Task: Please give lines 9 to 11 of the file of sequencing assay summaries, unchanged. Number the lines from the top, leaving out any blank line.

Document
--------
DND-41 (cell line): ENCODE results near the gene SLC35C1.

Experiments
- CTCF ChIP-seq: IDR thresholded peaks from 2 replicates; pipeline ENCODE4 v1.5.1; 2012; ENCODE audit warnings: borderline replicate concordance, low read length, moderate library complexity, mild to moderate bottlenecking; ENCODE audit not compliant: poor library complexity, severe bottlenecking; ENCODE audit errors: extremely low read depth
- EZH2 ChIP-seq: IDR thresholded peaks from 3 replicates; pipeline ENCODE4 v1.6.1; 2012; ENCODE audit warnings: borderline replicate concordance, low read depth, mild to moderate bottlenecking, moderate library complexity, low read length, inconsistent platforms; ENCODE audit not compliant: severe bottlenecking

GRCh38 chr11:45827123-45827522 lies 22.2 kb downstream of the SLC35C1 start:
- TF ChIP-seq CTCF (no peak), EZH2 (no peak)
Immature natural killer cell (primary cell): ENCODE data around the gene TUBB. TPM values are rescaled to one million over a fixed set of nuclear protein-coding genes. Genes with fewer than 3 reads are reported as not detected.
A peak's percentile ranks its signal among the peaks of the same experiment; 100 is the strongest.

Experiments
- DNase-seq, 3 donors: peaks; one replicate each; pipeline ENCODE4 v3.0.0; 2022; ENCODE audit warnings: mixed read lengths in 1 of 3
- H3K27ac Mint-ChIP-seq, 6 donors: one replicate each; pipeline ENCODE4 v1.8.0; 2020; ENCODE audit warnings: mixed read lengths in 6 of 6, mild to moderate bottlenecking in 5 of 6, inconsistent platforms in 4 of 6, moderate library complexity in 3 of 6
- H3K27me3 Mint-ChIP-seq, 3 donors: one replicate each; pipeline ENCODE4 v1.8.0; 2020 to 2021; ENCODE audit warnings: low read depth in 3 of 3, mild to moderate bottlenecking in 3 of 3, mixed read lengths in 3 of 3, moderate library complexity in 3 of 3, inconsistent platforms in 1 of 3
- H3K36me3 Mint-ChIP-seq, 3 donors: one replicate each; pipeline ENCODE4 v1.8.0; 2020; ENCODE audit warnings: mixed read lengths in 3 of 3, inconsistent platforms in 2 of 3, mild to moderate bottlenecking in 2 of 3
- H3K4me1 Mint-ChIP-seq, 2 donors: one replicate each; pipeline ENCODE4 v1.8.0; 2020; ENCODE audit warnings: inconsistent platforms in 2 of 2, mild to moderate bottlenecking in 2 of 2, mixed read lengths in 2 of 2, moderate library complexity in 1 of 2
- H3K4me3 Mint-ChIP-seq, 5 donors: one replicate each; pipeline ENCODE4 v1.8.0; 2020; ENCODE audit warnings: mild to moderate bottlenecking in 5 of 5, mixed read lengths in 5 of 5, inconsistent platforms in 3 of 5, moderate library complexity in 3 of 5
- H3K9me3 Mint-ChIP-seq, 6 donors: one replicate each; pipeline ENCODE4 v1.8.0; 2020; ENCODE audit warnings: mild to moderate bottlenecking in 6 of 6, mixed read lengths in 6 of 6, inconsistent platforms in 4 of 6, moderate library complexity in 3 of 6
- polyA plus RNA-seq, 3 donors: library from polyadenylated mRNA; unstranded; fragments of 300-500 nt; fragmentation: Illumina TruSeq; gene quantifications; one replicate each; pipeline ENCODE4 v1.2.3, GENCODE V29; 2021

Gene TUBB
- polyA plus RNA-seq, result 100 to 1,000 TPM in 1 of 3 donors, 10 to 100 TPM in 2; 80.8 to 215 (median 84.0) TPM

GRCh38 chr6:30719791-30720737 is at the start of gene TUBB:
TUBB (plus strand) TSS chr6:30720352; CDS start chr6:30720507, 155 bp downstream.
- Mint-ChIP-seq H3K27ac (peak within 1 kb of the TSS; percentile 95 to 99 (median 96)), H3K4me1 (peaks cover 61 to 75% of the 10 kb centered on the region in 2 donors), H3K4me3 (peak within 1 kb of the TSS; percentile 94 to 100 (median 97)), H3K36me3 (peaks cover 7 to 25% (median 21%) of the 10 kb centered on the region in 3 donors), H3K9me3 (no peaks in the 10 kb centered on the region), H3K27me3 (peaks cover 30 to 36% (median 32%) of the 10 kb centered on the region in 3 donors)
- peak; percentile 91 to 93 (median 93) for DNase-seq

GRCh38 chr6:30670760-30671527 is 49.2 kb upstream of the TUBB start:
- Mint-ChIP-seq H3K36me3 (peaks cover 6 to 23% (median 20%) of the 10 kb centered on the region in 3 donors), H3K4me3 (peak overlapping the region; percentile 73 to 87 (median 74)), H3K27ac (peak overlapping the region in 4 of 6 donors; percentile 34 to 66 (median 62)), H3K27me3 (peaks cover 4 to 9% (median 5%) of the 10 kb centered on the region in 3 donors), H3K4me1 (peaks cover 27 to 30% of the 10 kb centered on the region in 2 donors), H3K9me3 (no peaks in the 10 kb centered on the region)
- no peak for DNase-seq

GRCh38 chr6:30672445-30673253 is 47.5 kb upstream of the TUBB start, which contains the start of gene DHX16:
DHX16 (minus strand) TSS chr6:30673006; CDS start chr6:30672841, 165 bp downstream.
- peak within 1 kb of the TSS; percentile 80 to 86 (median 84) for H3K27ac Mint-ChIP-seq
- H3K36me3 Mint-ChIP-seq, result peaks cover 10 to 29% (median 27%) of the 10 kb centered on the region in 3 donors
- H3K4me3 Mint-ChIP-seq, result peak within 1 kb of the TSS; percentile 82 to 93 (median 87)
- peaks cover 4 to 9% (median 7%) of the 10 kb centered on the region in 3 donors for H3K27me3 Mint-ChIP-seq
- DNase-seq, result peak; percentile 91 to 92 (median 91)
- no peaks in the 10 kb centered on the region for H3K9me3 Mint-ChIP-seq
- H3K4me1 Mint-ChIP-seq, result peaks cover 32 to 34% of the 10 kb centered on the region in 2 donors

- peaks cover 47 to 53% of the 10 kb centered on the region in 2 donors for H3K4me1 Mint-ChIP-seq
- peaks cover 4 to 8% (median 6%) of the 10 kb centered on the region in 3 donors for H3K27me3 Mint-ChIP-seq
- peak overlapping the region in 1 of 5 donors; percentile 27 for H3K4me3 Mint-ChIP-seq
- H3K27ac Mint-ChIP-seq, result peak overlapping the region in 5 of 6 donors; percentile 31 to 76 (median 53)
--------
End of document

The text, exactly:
Experiments
- DNase-seq, 3 donors: peaks; one replicate each; pipeline ENCODE4 v3.0.0; 2022; ENCODE audit warnings: mixed read lengths in 1 of 3
- H3K27ac Mint-ChIP-seq, 6 donors: one replicate each; pipeline ENCODE4 v1.8.0; 2020; ENCODE audit warnings: mixed read lengths in 6 of 6, mild to moderate bottlenecking in 5 of 6, inconsistent platforms in 4 of 6, moderate library complexity in 3 of 6